It is hard to feel sexy when your sexual organs feel like they’re under specific attack – and the whole journey can have a devastating effect on body image.

Many people continue to have an active sex life during chemotherapy, or things return to normal soon afterwards. But sometimes this isn’t the case. Body memory following trauma can be painful – it is difficult to break a cycle of painful intercourse, and you may need some redirection as you heal. How do you communicate about body changes to your partner as you are entering into more intimate territory? Is it possible to reframe your inhibitions to focus on what you can do to connect and be more intimate? Embracing the available options can lead to more confidence as you discover your “new normal” in the bedroom.

The experts on our panel shared some specific strategies that you can use to help with sexual connection following bodily trauma:

  • Take intercourse, or certain body parts, off the table. Don’t try to “force it” in areas that are painful or where there are lingering body image issues. Part of finding your new normal is the adventure of discovery. Things that used to feel good may not anymore, but it can be fun to find out what DOES feel good. Spend some intimate time with your partner exploring – the mouth, ears, neck, shoulders, back, knees and feet are erogenous zones that are particularly sensitive to being touched – especially when you have made a conscious choice to take off the pressure of intercourse.
  • Experiment with both spontaneous and scheduled intimate time. Try to be receptive to in-the-moment displays of affection, but also set aside specific times for exploration so that you can be prepared and even start to get excited with the anticipation of these encounters.
  • Watch an erotic movie. There are some empowering female directors out there making erotic films that can give you ideas for exploring intimacy. Still intimidated? Start by snuggling up a little closer with your lover the next time a sexy scene in a feature film turns you on.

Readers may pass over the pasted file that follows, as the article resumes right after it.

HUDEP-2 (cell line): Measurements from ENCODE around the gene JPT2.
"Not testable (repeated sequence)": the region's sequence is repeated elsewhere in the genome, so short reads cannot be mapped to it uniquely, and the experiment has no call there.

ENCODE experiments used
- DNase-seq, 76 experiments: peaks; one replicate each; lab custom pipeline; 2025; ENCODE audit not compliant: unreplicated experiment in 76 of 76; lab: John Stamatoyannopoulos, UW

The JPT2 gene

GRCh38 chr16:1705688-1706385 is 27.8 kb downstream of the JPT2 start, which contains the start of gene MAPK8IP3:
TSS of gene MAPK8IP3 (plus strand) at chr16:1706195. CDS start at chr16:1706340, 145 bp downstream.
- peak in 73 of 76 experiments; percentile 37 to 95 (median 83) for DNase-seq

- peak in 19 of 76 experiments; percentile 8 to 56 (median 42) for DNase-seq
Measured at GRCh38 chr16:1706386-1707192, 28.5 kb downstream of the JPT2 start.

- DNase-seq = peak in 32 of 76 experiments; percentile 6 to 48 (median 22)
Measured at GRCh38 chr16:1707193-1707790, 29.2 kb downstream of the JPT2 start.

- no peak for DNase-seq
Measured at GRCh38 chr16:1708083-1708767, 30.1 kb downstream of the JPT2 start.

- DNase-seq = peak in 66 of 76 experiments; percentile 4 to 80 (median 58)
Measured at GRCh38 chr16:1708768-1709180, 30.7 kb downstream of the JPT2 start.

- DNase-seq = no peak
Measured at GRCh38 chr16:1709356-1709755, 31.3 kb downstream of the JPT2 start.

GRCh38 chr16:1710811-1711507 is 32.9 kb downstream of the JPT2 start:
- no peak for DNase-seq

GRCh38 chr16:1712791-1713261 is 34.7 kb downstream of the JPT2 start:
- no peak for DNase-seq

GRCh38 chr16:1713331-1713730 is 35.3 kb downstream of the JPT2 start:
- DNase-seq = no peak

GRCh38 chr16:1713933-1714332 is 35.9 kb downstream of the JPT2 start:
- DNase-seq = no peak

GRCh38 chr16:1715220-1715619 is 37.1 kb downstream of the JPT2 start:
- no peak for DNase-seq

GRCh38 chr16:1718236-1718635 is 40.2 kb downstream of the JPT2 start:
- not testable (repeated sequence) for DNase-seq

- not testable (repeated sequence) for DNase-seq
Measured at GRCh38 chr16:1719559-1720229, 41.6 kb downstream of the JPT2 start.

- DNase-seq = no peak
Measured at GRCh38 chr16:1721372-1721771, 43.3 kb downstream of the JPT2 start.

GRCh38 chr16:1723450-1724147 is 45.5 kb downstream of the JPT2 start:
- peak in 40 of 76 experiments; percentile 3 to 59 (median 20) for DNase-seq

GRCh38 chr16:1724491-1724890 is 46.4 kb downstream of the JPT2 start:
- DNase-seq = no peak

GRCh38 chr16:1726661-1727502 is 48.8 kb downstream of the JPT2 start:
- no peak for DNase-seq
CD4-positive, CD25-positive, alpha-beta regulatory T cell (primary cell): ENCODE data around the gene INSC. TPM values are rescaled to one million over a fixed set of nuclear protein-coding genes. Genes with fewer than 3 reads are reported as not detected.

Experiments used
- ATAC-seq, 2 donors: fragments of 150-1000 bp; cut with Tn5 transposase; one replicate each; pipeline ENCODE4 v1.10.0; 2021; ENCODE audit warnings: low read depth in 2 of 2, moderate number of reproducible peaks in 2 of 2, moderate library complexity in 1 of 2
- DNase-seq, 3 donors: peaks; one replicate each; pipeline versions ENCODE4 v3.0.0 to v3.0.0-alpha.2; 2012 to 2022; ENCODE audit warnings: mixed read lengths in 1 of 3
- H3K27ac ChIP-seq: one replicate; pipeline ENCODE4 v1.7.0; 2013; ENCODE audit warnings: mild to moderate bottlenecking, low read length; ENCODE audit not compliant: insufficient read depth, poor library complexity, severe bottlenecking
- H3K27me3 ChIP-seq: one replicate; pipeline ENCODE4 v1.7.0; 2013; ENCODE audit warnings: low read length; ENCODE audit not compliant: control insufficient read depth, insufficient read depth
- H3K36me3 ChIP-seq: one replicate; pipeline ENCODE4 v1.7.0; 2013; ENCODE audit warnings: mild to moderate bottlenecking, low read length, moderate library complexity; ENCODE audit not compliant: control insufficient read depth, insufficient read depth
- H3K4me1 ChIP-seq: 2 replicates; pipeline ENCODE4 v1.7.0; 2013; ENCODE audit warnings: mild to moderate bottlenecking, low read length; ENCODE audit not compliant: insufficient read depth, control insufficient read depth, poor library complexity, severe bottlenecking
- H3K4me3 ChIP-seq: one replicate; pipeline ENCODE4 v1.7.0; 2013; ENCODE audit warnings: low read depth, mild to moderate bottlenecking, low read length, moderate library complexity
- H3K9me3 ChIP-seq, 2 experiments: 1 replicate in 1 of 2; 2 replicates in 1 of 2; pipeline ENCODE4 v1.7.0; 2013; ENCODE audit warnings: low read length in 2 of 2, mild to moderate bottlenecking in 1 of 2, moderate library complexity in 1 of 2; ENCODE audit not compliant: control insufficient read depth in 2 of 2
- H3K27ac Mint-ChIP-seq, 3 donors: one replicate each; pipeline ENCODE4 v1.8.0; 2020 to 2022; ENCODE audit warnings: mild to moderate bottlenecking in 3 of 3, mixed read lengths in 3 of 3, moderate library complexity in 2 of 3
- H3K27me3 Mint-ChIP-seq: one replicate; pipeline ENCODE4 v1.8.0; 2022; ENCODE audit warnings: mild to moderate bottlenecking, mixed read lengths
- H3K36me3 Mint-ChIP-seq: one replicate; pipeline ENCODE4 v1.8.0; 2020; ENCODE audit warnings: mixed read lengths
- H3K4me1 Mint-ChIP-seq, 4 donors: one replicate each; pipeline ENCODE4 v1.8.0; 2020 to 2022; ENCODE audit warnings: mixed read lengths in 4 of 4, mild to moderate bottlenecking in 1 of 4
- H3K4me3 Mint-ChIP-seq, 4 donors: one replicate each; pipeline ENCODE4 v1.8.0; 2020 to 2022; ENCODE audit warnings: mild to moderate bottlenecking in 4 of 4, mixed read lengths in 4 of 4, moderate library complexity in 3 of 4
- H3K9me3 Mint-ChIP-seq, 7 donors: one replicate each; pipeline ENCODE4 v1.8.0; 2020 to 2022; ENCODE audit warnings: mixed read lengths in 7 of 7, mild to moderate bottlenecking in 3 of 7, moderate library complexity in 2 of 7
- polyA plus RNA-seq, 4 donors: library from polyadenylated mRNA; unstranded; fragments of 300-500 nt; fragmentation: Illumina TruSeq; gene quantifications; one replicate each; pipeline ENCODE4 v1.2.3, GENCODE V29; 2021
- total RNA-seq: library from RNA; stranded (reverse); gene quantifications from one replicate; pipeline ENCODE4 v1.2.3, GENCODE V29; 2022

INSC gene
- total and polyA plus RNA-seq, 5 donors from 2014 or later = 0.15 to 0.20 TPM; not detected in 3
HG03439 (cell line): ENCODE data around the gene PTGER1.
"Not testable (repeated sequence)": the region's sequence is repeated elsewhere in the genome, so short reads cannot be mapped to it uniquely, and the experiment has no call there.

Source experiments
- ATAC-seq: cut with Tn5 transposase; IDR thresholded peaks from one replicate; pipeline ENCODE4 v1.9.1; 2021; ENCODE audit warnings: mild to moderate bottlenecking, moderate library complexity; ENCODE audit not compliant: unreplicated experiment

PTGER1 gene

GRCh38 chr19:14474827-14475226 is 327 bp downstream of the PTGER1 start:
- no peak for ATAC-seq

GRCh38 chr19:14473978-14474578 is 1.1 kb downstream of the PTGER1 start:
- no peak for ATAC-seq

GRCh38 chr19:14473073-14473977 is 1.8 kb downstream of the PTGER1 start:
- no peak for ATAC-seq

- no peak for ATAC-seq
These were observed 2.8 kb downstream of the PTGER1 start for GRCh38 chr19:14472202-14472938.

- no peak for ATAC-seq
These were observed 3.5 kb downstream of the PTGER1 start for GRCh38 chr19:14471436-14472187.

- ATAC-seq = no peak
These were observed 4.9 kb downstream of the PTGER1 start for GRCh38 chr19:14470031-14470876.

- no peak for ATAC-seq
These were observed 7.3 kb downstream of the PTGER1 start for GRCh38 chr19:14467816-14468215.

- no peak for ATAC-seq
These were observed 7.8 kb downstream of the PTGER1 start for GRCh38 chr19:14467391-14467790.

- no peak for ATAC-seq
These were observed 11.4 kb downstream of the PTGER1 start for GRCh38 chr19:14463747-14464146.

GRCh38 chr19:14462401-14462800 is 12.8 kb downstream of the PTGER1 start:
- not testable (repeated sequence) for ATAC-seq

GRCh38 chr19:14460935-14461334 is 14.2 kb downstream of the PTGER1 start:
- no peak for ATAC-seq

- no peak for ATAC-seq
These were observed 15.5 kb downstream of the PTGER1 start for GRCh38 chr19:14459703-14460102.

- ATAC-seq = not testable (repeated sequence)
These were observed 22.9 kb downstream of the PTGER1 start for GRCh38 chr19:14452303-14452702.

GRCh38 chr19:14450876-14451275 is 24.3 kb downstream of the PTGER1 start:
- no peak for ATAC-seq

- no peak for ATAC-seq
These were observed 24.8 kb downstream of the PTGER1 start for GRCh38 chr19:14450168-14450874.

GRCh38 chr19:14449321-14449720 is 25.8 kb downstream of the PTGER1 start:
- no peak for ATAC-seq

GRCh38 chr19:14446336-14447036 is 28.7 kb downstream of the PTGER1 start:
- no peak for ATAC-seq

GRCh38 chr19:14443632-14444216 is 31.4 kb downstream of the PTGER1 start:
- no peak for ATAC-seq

• Visit a sex store that takes a sex-positive approach to sexual pleasure, health, and education. Come As You Are and Good For Her are good examples in Toronto, but most cities have them. Go alone to discover what tickles your fancy, or bring your partner to open up some playful communication. Vibrators and lubricants can help with vaginal dryness, and many shops offer educational workshops.
  • Investigate the available services & programs in your city! Panelist Kim Cullen developed and facilitates an online intervention for couples facing breast cancer, and Kim Sedgwick co-founded Red Tent Sisters with her sister Amy, which offers workshops and coaching as well as a pretty amazing blog.

How can partners help? Openness and communication are key. Partners can take the pressure off by taking the initiative and opening up gentle lines of communication without judgment. Let your partner know that you still find them beautiful and desirable. Rev up the romance with intimate touch, without expectation. Snuggle more: skin-on-skin is generally full of oxytocin goodness. Go slow and pay attention.

*In 2013, Rethink Breast Cancer commissioned Canada’s first-ever qualitative Needs Assessment survey about the young women’s breast cancer experience, from diagnosis through treatment and post-treatment. This survey showed that younger women generally had more aggressive treatments and higher levels of stress when compared to older women, and that relationship issues were top of mind. Check out the report for more stats and insight into young women and breast cancer. – Jen Lagzdins